Percentage of motorists texting, surfing the internet and checking social media revealed by road safety charity.
Safety charity survey results
Millions of motorists risked lives by using a phone behind the wheel within the last year in the United Kingdom, Brake revealed. The road safety charity's survey – which was conducted in association with Direct Line - showed that 55% of those aged 25 to 34 read, or sent, a text message or instant message whilst driving.
Motorists in this 25 to 34 year bracket were the most prolific offenders. They were followed by those age: 18 to 24 (33%), 35 to 44 (21%), 45 to 54 (12%), 55 to 64 (5%), and 65+ (3%). Within the worst offending bracket 28% ignored the law “several times a week”.
Brake suggested that writing messages on a phone is “more distracting” than talking as it utilises the brain, hands and eyesight. Reaction times fall 35% and participants find it hard to stay in lane. The safety charity argued – based on a recent report – that texting increases the risk of collision by the factor of 23.
Accessing the internet
Brake's survey also asked whether motorists used the internet, social media or other apps while driving within the last year. It excluded satellite navigation apps, of course. 25 to 34 year olds were, once again, the most prolific offenders as 49% broke the law.
Motorists in other age brackets offended too. The 25 to 34 year group was followed by those aged: 18 to 24 (28%), 35 to 44 (18%), 45 to 54 (5%), 55 to 64 (2%) and 65+ (0%). Within the most prolific age group, 17% fell foul of United Kingdom law “once a day or more”.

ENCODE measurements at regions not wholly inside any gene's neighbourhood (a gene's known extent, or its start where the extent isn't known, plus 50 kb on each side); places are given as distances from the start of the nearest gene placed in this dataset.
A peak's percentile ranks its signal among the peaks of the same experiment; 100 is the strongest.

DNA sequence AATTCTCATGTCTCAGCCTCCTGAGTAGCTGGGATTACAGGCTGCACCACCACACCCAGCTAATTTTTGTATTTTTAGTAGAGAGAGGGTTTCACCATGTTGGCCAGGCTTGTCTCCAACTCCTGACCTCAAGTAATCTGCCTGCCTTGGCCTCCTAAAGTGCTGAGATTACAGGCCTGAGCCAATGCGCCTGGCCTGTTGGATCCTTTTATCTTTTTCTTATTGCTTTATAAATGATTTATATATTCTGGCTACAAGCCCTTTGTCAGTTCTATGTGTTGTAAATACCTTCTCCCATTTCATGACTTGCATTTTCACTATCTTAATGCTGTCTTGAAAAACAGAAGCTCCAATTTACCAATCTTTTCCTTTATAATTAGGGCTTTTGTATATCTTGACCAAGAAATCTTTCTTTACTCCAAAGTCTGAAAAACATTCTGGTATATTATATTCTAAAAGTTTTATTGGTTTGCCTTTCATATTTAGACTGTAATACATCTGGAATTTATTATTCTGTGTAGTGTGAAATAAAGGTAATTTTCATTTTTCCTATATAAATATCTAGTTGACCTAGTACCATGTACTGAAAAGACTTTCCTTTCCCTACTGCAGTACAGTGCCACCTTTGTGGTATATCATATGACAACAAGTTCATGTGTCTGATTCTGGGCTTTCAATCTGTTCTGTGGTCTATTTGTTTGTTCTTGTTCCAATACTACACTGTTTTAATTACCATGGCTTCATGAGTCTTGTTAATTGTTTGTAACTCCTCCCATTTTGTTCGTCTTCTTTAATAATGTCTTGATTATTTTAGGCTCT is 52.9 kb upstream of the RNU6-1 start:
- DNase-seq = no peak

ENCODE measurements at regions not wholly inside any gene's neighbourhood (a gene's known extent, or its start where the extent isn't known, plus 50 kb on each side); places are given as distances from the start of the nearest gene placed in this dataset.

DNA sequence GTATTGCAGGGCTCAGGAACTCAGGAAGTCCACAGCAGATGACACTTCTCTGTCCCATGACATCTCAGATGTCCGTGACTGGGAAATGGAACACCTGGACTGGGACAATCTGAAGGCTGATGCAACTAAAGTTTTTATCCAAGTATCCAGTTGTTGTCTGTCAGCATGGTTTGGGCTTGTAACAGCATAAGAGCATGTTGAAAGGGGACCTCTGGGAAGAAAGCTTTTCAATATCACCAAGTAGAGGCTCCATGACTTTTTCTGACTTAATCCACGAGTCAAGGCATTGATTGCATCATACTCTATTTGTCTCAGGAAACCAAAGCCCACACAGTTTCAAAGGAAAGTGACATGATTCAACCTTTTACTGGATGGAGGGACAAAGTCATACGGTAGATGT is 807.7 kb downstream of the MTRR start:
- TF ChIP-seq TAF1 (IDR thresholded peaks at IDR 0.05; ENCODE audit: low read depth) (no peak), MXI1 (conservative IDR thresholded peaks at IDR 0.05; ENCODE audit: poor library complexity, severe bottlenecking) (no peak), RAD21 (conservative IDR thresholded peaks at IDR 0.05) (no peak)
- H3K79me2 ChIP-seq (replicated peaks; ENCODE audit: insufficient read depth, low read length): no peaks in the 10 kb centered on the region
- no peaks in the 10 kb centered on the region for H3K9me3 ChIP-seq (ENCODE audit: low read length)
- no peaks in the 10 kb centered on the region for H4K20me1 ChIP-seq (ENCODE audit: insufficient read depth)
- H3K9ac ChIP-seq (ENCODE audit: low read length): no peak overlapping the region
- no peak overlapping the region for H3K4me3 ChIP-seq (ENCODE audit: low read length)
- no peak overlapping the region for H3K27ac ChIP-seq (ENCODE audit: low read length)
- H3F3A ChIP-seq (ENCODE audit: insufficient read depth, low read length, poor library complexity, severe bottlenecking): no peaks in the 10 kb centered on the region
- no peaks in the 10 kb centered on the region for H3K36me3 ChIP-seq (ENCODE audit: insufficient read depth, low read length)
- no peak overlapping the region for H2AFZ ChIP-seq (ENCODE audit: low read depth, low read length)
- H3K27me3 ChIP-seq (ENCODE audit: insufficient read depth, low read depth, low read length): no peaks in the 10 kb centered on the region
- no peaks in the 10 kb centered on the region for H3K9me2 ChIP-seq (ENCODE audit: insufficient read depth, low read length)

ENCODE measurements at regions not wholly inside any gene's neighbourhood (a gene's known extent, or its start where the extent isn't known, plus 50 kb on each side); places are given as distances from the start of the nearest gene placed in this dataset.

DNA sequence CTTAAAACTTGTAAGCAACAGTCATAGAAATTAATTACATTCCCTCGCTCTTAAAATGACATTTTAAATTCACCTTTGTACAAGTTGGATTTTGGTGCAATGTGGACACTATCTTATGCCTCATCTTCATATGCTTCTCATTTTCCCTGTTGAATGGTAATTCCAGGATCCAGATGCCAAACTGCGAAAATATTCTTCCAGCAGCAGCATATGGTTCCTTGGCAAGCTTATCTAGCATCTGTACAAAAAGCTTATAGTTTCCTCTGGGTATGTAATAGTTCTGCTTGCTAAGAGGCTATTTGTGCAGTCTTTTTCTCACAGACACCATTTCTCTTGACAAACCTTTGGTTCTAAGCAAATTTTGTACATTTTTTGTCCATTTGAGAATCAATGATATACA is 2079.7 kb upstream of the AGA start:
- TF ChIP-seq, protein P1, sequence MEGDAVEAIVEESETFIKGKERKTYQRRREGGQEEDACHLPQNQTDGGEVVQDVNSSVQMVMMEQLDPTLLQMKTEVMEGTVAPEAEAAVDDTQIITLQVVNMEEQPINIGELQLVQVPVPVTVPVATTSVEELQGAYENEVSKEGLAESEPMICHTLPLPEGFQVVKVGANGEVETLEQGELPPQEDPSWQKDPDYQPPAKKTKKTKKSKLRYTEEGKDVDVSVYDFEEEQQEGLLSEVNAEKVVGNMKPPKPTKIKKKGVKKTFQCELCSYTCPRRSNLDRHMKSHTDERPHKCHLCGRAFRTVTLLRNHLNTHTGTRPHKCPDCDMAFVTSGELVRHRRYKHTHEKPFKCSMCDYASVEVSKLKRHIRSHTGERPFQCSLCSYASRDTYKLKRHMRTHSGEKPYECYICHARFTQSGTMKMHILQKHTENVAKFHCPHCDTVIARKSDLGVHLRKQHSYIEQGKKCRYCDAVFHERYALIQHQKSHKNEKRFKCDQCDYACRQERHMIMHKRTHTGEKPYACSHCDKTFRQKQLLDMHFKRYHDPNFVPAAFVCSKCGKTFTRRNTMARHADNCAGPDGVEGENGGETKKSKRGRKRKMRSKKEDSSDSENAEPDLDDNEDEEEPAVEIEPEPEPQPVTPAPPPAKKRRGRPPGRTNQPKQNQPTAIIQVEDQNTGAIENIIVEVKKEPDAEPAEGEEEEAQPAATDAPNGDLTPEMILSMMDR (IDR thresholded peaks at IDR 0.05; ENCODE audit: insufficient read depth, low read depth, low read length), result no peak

Safety charity champions responsible behaviour
Alice Bailey, Brake Campaigns and Communications Adviser, explained: “Younger drivers, especially those aged between 25 and 34, simply aren’t getting the message about the dangers of using a mobile phone while driving. Doing any other complex task while driving hugely increases your chance of crashing.”
She added: “We’ve seen recent examples of drivers who have crashed while trying to play games like Pokémon Go, or posting Snapchat images while behind the wheel. These drivers are putting their own and other people’s lives in grave danger by taking this risk.”
Brake suggested that some motorists struggle to resist the temptation to tamper “despite knowledge of the risks”. Experts warn of “increasing levels of smartphone addition”, the road safety charity claimed. It added that some people are “unable to go without checking the phone for short periods or through the night”.